Donate Now to Support KDHX

Listen Live
Wednesday, 22 January 2014 16:46

Symphony Preview: Old and new testament + Video

The title page of the "Eroica."  Beethoven crossed out the original dedication to Napoleon so angrily he tore the paper. The title page of the "Eroica." Beethoven crossed out the original dedication to Napoleon so angrily he tore the paper.
Written by Chuck Lavazzi
Rate this item
(0 votes)

Related Video

Video by

This weekend's St. Louis Symphony concerts continue the "Beethoven Festival" as David Robertson returns to the podium for the first time in the new year to conduct a newly minted viola concerto and two works directly related to Beethoven's famous 1802 "Heiligenstadt Testament."  One—the "Symphony No. 3 in E-flat major, op. 55," known as the "Eroica"—is by Beethoven and the other by the composer of the viola concerto, Brett Dean.  Neat bit of theme programming, that.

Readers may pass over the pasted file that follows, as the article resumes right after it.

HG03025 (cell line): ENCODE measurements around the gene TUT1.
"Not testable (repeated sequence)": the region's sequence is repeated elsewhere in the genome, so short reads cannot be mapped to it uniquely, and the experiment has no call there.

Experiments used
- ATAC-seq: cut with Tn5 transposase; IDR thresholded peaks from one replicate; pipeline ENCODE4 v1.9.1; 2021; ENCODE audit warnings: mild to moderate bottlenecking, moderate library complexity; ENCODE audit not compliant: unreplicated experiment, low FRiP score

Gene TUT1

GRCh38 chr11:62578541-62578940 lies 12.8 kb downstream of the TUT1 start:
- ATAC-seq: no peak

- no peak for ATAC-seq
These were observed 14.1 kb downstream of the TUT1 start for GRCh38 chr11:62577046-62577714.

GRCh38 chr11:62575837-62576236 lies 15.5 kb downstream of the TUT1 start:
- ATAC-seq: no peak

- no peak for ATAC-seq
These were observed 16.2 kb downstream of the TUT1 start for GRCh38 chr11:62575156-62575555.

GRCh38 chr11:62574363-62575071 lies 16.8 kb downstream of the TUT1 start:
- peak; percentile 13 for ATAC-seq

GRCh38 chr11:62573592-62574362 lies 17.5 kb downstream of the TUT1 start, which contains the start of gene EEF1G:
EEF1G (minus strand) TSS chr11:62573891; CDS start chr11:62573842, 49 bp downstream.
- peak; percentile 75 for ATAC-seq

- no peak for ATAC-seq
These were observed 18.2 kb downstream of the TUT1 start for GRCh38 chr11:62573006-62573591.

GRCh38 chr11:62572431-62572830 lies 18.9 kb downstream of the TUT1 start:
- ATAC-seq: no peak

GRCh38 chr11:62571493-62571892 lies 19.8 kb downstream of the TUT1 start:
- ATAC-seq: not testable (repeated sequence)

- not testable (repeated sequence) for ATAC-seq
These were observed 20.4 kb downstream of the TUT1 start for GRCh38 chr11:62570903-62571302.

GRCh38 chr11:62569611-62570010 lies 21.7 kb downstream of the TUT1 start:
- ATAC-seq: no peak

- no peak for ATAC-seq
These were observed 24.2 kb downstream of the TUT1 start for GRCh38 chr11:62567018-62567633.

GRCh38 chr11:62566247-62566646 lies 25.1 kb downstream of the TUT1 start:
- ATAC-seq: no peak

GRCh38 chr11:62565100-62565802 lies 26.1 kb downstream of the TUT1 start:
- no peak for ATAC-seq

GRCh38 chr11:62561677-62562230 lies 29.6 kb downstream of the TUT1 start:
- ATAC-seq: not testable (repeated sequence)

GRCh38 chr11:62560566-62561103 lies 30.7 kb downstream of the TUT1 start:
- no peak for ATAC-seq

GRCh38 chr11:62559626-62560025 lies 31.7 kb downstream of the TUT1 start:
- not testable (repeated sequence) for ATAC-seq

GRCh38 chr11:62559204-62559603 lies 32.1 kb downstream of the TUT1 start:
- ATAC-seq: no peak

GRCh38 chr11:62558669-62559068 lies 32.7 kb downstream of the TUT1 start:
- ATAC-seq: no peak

But first, a bit of background on the "Heiligenstadt Testament."  It is, as most classical fans will recall, a letter Beethoven wrote to his brothers Carl and Johann at the town of Heiligenstadt (now part of Vienna) in which he told of his despair over his increasing deafness and his struggles with thoughts of suicide.  The letter was never delivered (it was found among his papers after his death in 1827) and seems, in retrospect, to have acted as a kind of catharsis for the composer.  Before the "Testament" he was a composer/pianist.  Afterwards, he would be exclusively a composer.

It also marked the beginning of the emergence of his unique compositional voice.  His first two symphonies were clearly in the mold of Haydn and Mozart.  But with the "Eroica" Beethoven created, as Paul Schiavo writes in his program notes, "a new musical genre, the Romantic symphony."